Q&A: Getting rid of old, wet leaves

Q: Most of the beds and borders in our garden are still covered with old, wet leaves. It's a horrible job cleaning them up; is there anything we can do with them?

Spring raking

A: The best thing was to have raked them all up late last year and turned them into leafmould, which is ideal for incorporating into the soil. Obviously, it’s too late to do that and, as you say, by now those leaves are nothing but a soggy mush. Shovel them up and take them to the tip.

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This November, however, collect the leaves before they have time to accumulate, wet them and then stick the whole lot into a black plastic compost bag. Seal it, pop a few holes in it so the leaves don’t turn into just another slimy mess, and pop the bag outside, in a shady, sheltered spot, for a year or so.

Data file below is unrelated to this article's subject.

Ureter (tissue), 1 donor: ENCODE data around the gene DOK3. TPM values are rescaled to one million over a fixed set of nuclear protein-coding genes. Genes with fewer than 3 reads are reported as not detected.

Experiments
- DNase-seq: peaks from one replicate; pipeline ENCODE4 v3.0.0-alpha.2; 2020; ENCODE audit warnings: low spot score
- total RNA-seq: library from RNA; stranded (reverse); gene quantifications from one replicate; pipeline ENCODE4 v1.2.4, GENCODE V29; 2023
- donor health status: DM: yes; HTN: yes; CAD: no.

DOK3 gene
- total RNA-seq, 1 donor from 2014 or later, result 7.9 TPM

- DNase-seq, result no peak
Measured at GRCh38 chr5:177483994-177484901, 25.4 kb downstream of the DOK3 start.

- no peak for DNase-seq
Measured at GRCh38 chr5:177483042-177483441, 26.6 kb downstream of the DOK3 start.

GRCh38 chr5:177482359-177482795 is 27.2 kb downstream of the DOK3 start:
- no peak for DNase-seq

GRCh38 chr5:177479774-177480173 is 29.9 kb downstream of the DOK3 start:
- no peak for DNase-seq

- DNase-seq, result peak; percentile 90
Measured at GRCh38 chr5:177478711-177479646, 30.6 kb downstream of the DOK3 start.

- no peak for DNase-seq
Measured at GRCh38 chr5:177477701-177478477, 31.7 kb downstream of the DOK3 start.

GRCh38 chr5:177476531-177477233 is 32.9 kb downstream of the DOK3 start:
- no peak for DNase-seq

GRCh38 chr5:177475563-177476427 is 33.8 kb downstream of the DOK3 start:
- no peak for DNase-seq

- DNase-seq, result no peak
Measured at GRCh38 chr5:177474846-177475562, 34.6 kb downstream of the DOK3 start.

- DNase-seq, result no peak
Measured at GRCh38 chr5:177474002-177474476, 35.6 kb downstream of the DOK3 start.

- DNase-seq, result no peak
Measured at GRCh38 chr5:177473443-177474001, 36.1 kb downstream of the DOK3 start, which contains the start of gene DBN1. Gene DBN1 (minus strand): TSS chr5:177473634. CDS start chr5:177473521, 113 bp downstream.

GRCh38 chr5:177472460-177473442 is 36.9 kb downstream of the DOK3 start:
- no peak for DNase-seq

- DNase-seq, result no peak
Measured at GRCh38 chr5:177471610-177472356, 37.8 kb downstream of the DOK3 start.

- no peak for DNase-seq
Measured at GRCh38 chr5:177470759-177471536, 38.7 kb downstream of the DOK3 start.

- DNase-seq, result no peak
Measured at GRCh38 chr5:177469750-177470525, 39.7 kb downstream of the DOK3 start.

If you’ve done the job right, when you next open the bag it will be filled with lovely, earthy leafmould ideal for adding to compost or for mulching the soil. If you haven’t, there’ll be that familiar – probably smelly – mush, which means another trip to the tip.

If you have space, build a bin – four posts in a square, with chicken wire surrounding it. Put the leaves into the container and keep adding to it. Some gardeners cover the top with old carpet or even a wooden lid (it helps stop leaves blowing away or getting too wet). Over time, they should decompose.